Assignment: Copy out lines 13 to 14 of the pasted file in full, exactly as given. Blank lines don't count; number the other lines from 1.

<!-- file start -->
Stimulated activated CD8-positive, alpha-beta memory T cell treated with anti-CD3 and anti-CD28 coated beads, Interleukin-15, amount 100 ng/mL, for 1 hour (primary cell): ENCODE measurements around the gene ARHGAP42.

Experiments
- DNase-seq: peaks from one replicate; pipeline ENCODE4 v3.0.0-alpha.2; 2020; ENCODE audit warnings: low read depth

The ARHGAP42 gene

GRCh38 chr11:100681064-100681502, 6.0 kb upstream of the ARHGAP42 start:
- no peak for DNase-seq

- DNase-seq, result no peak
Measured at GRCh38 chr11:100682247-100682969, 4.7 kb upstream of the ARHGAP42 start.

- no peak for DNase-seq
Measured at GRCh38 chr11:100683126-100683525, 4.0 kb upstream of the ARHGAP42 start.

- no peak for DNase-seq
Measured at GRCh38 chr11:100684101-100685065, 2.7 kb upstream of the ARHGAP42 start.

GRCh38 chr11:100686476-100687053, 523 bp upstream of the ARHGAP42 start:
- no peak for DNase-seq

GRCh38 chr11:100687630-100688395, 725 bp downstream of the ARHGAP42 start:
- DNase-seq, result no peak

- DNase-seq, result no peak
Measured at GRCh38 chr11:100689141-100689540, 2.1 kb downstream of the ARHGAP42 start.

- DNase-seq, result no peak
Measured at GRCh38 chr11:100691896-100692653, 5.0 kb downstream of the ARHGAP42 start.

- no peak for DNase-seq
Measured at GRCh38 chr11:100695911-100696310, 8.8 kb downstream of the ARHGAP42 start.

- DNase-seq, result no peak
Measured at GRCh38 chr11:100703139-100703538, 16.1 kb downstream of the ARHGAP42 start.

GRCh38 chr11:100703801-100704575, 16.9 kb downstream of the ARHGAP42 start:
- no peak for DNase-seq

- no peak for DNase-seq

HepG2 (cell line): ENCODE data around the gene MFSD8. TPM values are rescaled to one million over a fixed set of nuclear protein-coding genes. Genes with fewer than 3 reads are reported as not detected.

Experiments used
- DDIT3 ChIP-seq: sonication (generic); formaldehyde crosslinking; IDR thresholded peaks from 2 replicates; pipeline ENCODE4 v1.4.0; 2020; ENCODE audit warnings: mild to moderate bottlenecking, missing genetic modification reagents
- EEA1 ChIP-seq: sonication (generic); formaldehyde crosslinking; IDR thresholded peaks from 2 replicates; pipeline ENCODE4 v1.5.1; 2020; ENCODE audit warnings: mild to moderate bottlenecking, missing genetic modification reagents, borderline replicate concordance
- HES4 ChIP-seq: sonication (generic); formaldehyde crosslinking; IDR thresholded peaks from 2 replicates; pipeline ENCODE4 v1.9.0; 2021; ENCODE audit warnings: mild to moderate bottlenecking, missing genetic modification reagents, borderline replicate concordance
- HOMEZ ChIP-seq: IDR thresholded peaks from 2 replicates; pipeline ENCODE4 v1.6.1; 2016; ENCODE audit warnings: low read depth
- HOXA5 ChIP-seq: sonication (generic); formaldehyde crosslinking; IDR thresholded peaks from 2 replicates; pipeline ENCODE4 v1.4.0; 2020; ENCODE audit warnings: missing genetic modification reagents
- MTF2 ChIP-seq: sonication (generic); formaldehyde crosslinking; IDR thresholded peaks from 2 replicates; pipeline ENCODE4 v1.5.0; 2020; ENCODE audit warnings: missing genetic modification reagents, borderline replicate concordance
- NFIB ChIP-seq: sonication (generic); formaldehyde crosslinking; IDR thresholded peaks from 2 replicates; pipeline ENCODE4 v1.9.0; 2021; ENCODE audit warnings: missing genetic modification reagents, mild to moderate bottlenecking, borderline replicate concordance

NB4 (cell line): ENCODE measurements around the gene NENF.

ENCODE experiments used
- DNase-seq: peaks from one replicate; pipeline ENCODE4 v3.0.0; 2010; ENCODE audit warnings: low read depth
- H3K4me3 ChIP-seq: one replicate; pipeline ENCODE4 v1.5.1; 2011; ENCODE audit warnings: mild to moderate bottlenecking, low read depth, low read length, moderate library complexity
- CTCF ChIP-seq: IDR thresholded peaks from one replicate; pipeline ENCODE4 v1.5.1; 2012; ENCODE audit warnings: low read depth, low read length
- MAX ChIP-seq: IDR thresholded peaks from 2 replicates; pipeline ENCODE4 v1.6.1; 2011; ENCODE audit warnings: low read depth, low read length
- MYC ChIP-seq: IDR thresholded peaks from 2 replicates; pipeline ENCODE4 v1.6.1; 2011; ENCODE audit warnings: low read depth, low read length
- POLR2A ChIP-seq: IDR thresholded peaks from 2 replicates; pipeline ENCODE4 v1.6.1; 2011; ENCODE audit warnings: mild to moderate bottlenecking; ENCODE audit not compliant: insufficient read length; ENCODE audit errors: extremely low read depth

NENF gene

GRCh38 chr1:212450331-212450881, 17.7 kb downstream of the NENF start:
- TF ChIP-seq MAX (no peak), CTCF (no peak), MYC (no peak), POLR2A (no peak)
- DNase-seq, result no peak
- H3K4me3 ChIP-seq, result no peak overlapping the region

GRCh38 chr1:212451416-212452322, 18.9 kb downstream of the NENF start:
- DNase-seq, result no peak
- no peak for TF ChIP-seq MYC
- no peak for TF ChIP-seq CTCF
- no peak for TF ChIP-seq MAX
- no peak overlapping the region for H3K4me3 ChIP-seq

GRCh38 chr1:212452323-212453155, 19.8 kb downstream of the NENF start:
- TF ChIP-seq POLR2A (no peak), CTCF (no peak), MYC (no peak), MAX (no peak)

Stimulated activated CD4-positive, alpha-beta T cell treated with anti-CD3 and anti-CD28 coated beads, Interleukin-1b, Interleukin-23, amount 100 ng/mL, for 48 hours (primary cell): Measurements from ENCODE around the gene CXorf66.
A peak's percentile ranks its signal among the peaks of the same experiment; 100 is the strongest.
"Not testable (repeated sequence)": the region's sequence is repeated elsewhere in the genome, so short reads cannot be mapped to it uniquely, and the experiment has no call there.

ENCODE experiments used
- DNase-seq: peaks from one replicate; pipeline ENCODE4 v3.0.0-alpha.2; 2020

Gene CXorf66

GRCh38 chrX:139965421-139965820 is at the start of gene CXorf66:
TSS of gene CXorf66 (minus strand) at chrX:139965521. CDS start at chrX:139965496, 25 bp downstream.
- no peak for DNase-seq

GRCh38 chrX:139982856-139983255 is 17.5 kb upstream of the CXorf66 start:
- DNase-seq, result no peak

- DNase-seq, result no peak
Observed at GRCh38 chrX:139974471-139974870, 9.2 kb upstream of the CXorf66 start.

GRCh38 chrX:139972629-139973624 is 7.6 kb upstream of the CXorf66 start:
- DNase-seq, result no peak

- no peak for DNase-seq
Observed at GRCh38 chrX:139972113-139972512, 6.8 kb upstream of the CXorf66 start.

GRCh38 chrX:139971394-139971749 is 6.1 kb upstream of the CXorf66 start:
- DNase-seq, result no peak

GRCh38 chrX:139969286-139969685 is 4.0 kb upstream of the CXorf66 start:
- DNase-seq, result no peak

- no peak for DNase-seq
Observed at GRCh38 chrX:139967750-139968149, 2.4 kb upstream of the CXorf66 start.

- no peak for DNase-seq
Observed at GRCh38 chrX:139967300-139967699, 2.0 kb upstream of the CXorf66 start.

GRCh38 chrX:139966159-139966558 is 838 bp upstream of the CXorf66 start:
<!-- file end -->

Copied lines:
GRCh38 chr11:100686476-100687053, 523 bp upstream of the ARHGAP42 start:
- no peak for DNase-seq